LSU-ULL Game Notebook

At 5-9, 189 pounds, one wouldn't exactly refer to Skyler Green as an intimidating figure. Despite the size of his frame, however, Green's shadow looms large for the Tigers' special teams in 2006. Last season, LSU returned a total of 29 punts. Green accounted for 27 of them and amassed 359 yards when he didn't call for fair catches.

Former Tiger Shyrone Carey and current Tiger Jacob Hester fielded the other two punts. Green was also responsible for 355 yards on 18 kickoff returns.


Now that Green has moved on, LSU is left searching for a return specialist who will be able to set up the offense with prime field position. Against UL-Lafayette, the Tigers' heir-apparent failed to completely distinguish himself.


LSU's special teams suffered a bit of drop-disease last Saturday as the Tigers lost the handle on two punts and the kickoff to start the second half. Chevis Jackson and Trindon Holliday each had problems holding onto punts, while Early Doucet fumbled the kickoff to start the second half. Doucet was the only Tiger who managed to recover his loss.


"We cannot turn the ball over as a punt returner," LSU Coach Les Miles said. "Those two mistakes we can't make again. We need to get that fixed."


Daniel Francis was the third LSU player to field a punt. Francis, Jackson and Holliday combined for four returns for a total of 29 yards, an average of 7.25 yards per return. By contrast, Green averaged 13.3 yards per punt return in 2005 and 19.7 yards per kickoff return.


Despite the Tigers' woes on returns, Miles remains confident in the players called upon against UL-Lafayette.


"I still think that Chevis Jackson is very sound there," Miles said. "I have no problem with him returning punts. We'll probably get some other guys going in the punt return game. I think that Daniel Francis really looked good. We wanted to get Trindon some snaps. We're trying to get him comfortable on the field."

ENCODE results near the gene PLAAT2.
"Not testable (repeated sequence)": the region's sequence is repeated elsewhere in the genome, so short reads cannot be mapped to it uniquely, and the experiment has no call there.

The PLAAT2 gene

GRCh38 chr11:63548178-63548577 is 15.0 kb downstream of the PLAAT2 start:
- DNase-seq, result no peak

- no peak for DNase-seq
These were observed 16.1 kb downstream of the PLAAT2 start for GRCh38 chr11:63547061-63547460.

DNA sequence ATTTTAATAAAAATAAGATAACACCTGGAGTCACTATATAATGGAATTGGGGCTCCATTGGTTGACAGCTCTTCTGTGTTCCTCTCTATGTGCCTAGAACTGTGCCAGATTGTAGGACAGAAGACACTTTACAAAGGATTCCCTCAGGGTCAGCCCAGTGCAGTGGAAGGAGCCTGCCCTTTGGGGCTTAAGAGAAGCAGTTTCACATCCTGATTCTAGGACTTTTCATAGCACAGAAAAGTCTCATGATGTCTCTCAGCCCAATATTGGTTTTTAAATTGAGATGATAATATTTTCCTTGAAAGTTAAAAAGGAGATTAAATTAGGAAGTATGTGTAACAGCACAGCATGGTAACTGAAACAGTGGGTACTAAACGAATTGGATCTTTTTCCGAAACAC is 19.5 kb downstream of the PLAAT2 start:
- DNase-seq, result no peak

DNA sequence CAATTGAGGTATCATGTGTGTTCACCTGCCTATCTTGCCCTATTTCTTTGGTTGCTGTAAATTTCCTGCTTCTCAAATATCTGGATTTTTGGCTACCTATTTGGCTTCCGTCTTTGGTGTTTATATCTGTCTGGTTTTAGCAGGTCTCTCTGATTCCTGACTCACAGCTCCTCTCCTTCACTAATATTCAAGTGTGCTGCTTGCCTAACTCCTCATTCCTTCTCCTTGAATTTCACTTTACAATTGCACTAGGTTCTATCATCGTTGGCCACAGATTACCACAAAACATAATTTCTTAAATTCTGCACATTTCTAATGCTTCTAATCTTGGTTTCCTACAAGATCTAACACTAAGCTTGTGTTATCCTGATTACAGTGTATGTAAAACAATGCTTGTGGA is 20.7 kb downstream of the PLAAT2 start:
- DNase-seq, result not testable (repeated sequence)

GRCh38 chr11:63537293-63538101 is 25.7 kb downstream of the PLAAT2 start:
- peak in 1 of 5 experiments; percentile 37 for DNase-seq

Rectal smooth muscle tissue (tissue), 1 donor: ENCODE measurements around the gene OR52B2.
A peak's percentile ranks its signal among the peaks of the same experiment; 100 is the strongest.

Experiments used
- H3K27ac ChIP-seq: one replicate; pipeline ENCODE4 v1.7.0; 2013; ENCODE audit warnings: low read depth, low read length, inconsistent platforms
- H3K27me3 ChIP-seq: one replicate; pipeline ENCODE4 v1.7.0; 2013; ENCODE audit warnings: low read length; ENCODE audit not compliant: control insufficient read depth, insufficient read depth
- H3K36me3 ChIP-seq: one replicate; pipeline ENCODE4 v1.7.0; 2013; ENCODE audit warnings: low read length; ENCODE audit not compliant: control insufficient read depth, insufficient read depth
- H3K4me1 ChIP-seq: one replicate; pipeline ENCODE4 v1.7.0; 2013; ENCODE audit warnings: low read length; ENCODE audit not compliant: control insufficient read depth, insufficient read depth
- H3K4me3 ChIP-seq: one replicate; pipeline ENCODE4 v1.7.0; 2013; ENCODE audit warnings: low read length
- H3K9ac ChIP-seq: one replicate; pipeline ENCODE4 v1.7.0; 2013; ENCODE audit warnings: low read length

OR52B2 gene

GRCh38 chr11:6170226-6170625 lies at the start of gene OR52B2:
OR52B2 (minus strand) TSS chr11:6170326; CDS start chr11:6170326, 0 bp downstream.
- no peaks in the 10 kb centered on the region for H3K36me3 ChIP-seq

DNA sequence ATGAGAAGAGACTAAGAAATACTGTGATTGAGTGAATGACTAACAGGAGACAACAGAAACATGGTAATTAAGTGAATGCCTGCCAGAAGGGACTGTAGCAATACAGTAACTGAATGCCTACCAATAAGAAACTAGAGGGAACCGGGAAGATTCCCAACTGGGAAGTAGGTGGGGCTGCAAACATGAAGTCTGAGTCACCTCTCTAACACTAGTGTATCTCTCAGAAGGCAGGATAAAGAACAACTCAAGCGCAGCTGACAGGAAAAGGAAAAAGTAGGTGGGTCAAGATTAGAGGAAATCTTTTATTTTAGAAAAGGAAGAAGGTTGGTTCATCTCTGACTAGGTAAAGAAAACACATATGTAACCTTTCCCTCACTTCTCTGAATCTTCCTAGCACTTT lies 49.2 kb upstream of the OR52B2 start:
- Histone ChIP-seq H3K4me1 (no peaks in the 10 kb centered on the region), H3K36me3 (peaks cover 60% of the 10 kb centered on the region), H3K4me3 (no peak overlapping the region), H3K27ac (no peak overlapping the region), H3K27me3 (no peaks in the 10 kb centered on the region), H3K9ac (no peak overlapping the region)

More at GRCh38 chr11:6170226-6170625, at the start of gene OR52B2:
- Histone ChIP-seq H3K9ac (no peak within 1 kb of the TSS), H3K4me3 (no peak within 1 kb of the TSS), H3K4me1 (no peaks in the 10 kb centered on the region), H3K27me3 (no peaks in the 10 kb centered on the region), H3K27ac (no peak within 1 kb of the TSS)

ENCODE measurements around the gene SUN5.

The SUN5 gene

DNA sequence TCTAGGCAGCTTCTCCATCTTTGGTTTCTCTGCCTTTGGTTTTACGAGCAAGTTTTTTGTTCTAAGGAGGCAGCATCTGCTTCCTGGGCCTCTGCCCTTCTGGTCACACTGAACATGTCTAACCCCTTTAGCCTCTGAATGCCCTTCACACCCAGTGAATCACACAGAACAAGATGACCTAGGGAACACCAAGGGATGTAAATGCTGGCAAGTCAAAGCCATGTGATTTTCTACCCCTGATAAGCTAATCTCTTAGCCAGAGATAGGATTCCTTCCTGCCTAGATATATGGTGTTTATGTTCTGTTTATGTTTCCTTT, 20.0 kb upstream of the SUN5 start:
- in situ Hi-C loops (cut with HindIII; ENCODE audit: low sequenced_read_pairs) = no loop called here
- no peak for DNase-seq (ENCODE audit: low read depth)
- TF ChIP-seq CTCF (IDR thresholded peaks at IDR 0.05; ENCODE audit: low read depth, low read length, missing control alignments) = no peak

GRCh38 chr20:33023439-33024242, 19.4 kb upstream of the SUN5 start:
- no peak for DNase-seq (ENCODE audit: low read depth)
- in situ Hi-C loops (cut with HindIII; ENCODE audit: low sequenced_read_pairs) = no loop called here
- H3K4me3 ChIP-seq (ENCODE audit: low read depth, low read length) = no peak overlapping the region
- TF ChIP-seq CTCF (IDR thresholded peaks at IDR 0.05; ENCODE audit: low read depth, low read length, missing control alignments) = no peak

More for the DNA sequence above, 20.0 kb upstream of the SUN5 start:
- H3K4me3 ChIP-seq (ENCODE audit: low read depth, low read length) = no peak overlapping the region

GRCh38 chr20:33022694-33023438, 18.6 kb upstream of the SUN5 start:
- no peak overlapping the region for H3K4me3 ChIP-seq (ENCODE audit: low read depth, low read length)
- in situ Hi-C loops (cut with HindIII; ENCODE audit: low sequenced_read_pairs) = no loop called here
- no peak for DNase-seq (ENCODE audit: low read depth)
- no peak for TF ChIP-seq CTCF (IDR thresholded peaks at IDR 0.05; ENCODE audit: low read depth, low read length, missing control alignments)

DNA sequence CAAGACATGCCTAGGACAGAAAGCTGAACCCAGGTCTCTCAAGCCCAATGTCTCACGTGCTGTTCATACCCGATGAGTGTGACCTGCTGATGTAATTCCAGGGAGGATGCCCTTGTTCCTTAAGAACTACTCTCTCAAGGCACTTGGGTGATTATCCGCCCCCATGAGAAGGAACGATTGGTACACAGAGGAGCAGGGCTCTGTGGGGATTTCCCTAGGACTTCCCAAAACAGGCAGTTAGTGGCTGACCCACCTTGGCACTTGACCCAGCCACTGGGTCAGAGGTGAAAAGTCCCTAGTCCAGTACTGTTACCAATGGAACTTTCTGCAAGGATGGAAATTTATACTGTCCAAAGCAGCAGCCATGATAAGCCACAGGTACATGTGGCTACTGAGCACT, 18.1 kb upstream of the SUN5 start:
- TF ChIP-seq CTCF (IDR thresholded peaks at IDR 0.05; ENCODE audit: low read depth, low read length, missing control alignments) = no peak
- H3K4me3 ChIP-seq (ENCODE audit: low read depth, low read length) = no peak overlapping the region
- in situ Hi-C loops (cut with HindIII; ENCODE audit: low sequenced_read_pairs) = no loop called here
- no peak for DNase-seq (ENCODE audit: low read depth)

For the first time since LSU's season opener in 2002 against Virginia Tech, the Tigers actually started the first game of a football campaign as scheduled. In 2003, LSU's opener with UL-Monroe was delayed due to lightning. In 2004, the Tigers and Oregon State had to wait out unwanted electricity as well. Last year's scheduled first game for LSU with North Texas was pushed back because of Hurricane Katrina.





Due to LSU's usage as a triage center last year, Public Address Announcer Dan Borné's traditional uttered phrase as the Tigers rush out onto the field was modified. For years Borné had proclaimed, "It's Saturday Night in Death Valley!" The moniker was modified to "It's Saturday Night in Tiger Stadium!" for the 2005 season. To start the 2006 season, Borné revived his standard introduction and would later impart, "It's back."



21-0 AND 957-22


Regardless what initials they've used, the Ragin' Cajuns still have never defeated the Tigers on the gridiron. In a series that dates back to 1902, with just two games being played since 1938, LSU has outscored UL-Lafayette by the gaudy total of 957-22 and now holds a 21-0 advantage in wins and losses. Prior to last Saturday the Ragin' Cajuns hadn't scored against LSU since October 4, 1924.





When JaMarcus Russell connected with Dwayne Bowe for a 28-yard strike with 54 seconds to go in the first half, he became the first LSU quarterback to throw for three touchdowns since Matt Flynn connected for three scores through the air against North Texas last season. Russell, who connected on 11-of-15 passing in the first half, threw for 213 yards, including a 58-yard touchdown pass to Craig Davis on a third and six for LSU's first score of the 2006 season.  The Tigers' starting quarterback would return in the third quarter to lead LSU's first drive, a 10-play, 73-yard affair that saw him connect on 2-of-2 passes for 40 yards. 





Four-time NBA World Champion and LSU legend Shaquille O'Neal made an appearance at halftime with University Chancellor Sean O'Keefe. O'Neal, who enveloped O'Keefe with an extended hug that lasted for around five yards, received the first newly issued LSU license plate and a football jersey with his retired No. 33 and name gracing it.


"I didn't think I was going to be able to keep my balance," the over six-foot tall O'Keefe said of the embrace afterwards. "It was the first time in my life I felt like a little person."

O'Neal returned to Baton Rouge to speak to student-athletes, visit some capital city neighborhoods and impart some of his wisdom to the area's children.


"I just wanted to come here and talk to the students and touch on some important issues – education, responsibility and stuff like that," O'Neal said previously.

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